The Eighth Army comprised four corps: I Corps (Hermann von François), XVII Corps (August von Mackensen), I Reserve Corps (Otto von Below), and XX Corps (Friedrich von Scholtz), plus 1st Cavalry Division, facing the Russian First Army (Paul von Rennenkampf) and Russian Second Army (Alexander Samsonov). The Russians enjoyed considerable numerical superiority, but were hampered by significant deficiencies in their services of supply and field communications.[4]

German aerial reconnaissance by the Flieger Abteilung 16 indicated a gap had formed between the Russian First and Second armies, while radio intercepts indicated Rennenkampf had halted his army for a rest on 20 August. François' scouts, following his success at the Battle of Stallupönen, reported the northern flank of the Russian First Army was exposed, and requested the 2nd Infantry Division for an attack, with support by the XVII Corps and I Reserve Corps. Reluctantly agreeing, Prittwitz commented, "I Corps had made a soup for us, and we will now have to eat it up."[3]:126–127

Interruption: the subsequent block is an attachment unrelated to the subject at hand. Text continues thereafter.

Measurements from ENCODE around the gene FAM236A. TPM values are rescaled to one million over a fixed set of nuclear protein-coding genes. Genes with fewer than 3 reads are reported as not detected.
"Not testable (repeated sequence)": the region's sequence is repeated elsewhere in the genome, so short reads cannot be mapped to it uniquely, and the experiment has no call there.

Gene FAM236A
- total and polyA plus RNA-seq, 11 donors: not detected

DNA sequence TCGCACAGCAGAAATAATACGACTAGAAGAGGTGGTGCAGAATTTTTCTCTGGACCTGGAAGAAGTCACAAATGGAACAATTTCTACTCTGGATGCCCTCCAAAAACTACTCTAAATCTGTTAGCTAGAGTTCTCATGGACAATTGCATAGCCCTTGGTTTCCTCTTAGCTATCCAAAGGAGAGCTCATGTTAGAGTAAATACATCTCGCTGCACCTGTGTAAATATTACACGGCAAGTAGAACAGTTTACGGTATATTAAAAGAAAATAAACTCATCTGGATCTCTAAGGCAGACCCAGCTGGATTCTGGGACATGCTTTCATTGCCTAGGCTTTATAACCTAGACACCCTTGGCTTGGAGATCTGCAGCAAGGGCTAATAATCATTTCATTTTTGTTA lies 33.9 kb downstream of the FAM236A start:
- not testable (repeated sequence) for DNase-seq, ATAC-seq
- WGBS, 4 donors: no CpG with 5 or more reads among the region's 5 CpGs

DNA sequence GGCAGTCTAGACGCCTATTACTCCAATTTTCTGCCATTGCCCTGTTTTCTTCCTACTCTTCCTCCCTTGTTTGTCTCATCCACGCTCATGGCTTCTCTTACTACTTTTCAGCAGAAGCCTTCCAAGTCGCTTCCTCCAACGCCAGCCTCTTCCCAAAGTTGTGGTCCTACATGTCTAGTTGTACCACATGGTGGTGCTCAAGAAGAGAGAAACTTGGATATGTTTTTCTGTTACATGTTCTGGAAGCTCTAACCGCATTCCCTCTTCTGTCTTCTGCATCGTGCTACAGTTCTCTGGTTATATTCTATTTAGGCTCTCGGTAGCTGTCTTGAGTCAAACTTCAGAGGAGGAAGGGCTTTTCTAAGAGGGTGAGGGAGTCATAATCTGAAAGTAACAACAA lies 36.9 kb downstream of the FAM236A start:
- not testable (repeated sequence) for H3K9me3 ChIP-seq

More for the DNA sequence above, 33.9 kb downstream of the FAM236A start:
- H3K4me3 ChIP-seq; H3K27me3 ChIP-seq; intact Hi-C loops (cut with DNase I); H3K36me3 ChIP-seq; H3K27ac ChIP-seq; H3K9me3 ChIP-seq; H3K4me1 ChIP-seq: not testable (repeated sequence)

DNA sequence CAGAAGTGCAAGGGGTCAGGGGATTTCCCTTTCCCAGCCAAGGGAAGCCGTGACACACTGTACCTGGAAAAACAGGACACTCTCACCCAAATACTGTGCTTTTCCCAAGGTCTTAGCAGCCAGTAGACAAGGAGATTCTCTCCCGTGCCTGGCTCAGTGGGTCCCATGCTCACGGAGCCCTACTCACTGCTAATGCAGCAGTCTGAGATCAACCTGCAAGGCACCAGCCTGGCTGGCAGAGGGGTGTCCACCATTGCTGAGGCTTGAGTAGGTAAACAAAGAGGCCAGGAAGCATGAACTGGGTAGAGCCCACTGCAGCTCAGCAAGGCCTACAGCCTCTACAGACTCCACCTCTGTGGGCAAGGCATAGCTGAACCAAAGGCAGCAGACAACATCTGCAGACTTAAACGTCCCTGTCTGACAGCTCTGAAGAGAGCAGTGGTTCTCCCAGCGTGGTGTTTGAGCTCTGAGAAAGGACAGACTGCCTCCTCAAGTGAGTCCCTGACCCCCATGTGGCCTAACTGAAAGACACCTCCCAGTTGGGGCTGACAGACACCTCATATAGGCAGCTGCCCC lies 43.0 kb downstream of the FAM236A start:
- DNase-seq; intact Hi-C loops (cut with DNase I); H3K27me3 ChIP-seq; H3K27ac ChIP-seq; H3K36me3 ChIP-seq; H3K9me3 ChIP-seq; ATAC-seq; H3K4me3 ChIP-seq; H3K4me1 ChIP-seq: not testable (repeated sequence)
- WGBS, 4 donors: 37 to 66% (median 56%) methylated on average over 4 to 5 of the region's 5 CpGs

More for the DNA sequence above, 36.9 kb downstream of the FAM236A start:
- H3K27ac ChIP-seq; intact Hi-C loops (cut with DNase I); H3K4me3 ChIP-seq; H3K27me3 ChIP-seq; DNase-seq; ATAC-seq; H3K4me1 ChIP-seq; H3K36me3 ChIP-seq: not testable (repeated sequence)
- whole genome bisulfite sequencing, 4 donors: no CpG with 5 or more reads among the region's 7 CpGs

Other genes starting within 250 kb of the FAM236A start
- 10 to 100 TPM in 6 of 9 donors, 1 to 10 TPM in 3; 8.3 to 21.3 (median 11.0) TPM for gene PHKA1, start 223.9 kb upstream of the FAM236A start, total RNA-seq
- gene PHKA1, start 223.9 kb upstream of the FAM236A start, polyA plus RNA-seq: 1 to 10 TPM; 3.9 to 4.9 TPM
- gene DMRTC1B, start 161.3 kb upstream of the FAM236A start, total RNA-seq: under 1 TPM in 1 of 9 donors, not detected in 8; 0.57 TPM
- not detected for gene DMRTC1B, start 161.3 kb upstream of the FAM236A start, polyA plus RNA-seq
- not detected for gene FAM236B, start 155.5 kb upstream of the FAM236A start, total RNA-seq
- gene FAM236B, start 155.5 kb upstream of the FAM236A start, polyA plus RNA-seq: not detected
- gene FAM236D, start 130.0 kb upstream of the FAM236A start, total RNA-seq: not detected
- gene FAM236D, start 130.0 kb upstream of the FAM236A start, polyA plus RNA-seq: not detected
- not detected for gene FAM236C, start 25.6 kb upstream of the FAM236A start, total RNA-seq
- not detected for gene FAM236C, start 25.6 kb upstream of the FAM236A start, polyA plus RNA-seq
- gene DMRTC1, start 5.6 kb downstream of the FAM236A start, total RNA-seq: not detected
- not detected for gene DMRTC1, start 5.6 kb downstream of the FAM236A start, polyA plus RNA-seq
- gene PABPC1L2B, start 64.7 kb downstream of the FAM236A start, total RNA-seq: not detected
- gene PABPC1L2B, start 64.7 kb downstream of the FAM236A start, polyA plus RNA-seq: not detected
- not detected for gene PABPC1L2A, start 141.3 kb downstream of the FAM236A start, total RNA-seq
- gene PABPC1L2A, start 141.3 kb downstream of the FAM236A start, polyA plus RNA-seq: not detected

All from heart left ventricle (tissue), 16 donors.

German attack and retreatEdit

 
Map of the battle and German retreat.

With his initial success, François had persuaded Prittwitz to launch an offensive against the Russian First Army while the Second Army was still far to the south. François argued that his troops, many of whom were native East Prussians, would be demoralized by retreating and leaving their homeland to the Russians, and that the Russians were not as strong as they appeared to be. A radio message that did not use codes supported this assessment.[5]